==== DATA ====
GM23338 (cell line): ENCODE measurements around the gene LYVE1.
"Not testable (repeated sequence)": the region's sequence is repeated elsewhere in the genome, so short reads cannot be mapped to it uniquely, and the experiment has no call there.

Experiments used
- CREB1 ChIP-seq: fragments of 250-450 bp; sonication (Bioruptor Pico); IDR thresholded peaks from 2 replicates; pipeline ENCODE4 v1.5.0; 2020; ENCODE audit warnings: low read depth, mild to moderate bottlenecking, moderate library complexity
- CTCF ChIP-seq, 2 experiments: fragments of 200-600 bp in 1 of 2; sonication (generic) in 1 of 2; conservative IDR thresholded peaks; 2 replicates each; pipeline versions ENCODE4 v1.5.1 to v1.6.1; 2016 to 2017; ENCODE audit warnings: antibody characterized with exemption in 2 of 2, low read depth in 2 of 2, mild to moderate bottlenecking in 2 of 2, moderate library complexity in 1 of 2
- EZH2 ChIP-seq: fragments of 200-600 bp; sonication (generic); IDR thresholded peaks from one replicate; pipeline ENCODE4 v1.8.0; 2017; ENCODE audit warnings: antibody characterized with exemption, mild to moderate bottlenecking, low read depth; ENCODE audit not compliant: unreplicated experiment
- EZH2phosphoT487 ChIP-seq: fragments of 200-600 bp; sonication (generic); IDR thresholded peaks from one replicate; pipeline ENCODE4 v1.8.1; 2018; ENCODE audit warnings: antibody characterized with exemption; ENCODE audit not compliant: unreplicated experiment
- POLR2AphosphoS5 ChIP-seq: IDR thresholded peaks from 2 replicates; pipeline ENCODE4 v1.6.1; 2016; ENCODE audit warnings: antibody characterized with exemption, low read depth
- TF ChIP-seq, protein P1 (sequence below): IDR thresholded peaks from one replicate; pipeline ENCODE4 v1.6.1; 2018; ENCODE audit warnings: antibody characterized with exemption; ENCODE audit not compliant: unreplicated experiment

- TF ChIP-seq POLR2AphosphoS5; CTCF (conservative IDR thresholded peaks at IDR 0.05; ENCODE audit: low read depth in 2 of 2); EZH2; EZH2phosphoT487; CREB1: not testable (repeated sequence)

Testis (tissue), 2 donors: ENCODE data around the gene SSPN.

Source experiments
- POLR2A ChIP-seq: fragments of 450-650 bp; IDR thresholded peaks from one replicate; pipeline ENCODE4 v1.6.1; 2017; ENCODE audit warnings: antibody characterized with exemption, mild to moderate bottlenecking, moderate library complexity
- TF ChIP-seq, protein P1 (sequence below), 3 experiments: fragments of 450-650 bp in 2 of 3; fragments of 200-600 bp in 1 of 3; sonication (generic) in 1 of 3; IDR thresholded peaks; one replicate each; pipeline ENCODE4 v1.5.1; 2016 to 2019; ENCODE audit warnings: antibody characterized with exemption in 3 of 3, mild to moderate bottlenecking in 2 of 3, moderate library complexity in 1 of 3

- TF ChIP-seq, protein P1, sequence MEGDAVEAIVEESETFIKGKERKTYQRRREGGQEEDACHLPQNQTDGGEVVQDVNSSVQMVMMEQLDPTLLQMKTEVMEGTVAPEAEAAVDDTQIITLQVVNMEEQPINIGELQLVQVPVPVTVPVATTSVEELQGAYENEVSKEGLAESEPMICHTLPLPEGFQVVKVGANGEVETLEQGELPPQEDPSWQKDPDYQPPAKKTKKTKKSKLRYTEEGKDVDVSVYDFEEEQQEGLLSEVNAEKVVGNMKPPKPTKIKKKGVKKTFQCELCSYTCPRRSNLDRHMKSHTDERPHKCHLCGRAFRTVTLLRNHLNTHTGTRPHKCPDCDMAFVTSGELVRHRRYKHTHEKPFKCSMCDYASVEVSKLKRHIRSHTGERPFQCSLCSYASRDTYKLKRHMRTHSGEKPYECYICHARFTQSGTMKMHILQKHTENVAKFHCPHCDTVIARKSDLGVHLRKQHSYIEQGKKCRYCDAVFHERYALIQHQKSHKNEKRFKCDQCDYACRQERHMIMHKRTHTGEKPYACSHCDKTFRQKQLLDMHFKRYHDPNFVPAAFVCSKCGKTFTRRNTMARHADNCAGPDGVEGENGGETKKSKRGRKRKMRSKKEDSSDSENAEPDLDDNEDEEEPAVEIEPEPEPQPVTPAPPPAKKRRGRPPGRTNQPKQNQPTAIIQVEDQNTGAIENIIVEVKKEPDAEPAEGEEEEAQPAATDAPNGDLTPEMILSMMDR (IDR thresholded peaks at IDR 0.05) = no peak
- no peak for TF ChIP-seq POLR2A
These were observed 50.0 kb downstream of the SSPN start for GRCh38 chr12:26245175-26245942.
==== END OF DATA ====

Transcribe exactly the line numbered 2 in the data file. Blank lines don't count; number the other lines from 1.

"Not testable (repeated sequence)": the region's sequence is repeated elsewhere in the genome, so short reads cannot be mapped to it uniquely, and the experiment has no call there.